Children art is critically important tool in handling cases of paedophilia
This picture was used in the movie as a key
The Pledge (2001) is a small big masterpiece by director Sean Penn and lead actor Jack Nicholson as retired Police Detective Jerry Black.
The movie was not made as a crowd pleaser and so it has not pleased the crowd: it made only 19 million dollars domestically and 9 million abroad. (To be honest, I would be very happy to make just one million profit on something...)
The problem is that the Pledge is uncomfortably true.
We go to movies to escape reality, not to confront it in its full power in a way that makes us think about humanity long after seeing the episode.
The majestic scenery in British Columbia enforces the raw realism of the very well told story and gives epic proportions to the powerful performance of Jack Nicholson which relies on minimalistic acting. A genius of police work that nobody, not his colleagues nor the people closest to him, truly understand or appreciate.
The entire movie could be compared to minimalistic music style where much is said with few things and much is being left unsaid. The viewer fills in the gaps and this makes the experience so enticing and taught provoking.
Camera work is one of the keys to the success of the narrative. It is not documentary style TV but something much more - the viewer joins in the experience of the actor as the camera shows what he or she is feeling, seeing. Viewer participation in the events is highly visual and thus intensive without any unnecessary explanation, the narration itself contains so much to think about and on many different psychological and sociological levels.
The Pledge describes people with sharp and realistic manner giving us glimpses of their deeper attitudes and motives. For example, the way the movie describes how Detective Stan Krolak (Aaron Eckhart) drives to suicide the retarded Indian man (Benicio del Toro) who was seen at the crime scene.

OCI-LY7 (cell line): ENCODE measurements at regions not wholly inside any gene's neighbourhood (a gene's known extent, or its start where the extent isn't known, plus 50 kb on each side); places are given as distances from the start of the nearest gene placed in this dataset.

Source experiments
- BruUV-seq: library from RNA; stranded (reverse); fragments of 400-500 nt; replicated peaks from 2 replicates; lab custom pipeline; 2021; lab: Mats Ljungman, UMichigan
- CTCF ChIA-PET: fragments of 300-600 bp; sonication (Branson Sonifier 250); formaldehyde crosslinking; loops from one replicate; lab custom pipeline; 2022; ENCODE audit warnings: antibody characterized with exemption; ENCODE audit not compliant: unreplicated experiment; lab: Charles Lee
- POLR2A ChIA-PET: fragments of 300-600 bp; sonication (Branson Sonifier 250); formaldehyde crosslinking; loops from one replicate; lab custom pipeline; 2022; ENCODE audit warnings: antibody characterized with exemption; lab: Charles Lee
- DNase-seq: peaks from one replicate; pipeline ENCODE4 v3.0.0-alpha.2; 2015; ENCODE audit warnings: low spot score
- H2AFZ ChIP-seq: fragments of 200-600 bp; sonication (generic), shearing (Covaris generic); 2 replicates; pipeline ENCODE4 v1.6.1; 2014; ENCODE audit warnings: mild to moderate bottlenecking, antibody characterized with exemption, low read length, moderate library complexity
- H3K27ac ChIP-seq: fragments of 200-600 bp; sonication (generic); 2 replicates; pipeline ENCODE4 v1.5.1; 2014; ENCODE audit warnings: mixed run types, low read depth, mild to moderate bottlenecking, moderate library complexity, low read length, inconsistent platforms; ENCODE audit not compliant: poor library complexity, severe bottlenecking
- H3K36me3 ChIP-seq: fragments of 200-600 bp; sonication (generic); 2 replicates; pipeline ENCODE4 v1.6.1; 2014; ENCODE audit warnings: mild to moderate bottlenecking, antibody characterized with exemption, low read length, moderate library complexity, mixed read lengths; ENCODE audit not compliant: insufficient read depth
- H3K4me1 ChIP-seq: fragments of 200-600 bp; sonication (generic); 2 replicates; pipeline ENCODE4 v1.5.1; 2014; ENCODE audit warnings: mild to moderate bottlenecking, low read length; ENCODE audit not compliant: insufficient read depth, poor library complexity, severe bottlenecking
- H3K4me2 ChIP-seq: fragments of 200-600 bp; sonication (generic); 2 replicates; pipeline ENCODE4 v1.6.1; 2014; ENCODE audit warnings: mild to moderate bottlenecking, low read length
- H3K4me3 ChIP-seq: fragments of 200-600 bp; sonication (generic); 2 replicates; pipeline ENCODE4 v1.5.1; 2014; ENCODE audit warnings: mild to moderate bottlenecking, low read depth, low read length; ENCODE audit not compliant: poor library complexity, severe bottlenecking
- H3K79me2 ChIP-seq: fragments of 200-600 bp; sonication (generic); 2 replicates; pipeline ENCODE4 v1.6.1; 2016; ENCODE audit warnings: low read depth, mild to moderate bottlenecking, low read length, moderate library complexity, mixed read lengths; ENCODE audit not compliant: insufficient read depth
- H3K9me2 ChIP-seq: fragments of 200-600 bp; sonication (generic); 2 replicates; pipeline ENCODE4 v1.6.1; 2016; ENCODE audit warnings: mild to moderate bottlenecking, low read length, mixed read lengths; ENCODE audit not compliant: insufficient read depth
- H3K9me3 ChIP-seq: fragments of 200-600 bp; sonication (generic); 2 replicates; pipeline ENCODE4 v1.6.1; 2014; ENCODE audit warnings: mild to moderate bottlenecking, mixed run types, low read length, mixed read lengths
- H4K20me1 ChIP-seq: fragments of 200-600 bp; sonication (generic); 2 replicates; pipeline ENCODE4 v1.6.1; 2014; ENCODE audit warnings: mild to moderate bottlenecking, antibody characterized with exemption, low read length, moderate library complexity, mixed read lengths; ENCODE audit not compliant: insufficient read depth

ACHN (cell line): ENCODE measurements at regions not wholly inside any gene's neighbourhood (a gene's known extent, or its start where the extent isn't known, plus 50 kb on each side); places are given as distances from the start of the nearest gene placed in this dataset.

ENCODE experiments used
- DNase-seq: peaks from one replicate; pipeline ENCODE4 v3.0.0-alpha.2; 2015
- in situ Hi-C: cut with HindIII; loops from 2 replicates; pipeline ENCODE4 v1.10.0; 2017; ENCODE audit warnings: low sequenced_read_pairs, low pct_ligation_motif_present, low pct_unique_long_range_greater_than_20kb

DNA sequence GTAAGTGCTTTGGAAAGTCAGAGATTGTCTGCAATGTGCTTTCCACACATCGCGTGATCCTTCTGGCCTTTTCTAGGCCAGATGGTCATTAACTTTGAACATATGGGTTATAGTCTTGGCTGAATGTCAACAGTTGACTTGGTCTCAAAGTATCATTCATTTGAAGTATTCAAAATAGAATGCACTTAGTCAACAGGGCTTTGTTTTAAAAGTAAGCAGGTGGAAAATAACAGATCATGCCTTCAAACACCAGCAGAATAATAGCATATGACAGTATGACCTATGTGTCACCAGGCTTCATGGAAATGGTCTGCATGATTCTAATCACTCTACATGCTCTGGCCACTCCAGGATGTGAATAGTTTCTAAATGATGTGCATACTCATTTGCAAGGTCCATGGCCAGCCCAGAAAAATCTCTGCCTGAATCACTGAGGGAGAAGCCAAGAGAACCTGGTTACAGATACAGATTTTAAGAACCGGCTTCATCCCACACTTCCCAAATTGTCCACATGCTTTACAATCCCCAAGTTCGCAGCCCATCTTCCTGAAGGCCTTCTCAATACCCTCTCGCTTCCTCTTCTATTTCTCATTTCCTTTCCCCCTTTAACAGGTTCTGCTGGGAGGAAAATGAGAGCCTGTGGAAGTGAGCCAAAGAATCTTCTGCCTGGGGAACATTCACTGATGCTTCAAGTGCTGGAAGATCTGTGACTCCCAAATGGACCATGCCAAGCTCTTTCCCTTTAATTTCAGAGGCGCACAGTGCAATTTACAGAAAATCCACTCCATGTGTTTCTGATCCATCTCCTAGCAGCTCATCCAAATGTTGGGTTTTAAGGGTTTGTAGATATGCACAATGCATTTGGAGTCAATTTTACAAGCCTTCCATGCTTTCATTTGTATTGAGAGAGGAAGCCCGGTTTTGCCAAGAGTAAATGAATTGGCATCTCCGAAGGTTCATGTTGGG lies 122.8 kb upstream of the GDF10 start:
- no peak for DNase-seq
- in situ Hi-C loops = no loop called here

One of the ways the Pledge surprises us is its totally non-Hollywood and somewhat unhappy ending. We get the feeling that if only Lori (Robin Wright Penn) would have really understood the depth of Jerry's care for little Chrissy. At the same time we understand that it would have demanded a different level of maturity from the mother to do so. Unable to process what happened Jerry is in danger of losing his mental health and is left at the end of the movie like a fish slowly dying on dry land.
He went fishing for the murderer of children but did not catch the fish. God got the killer, perhaps Olivier, before.
The story is skilfully structured in two cycles, first introducing the serial killer in general terms and mapping his crimes, then bringing Jerry to the same cycle of events but now personally involved. The architecture of the narration comes from Friedrich Dürrenmatt who wrote the Pledge in 1958: Das Versprechen: Requiem auf den Kriminalroman,
The Pledge is a powerful documentary about paedophilia never ever approaching pornography itself.
It shows how even the most respectable men respected in the society could possibly be guilty of such heinous crime against humanity. The police has seen it all.
And it shows Chrissy as the perfectly innocent victim, angelic and beloved child.
Why would any male want to rape and brutally murder such a human being?
Exactly for that reason - because she is innocent, angelic, pure virgin.
Something clicks in the minds of some men and the normal lust after pure woman, after the virginity that God has created in women, grows into an obsession with devastating consequences.
In the movie the possibly guilty serial killer of young girls is burned painfully to death.
Jesus Christ had another suggestion:
"Whoever receives one such child in my name receives me, but whoever causes one of these little ones who believe in me to sin, it would be better for him to have a great millstone fastened around his neck and to be drowned in the depth of the sea."
It would be better...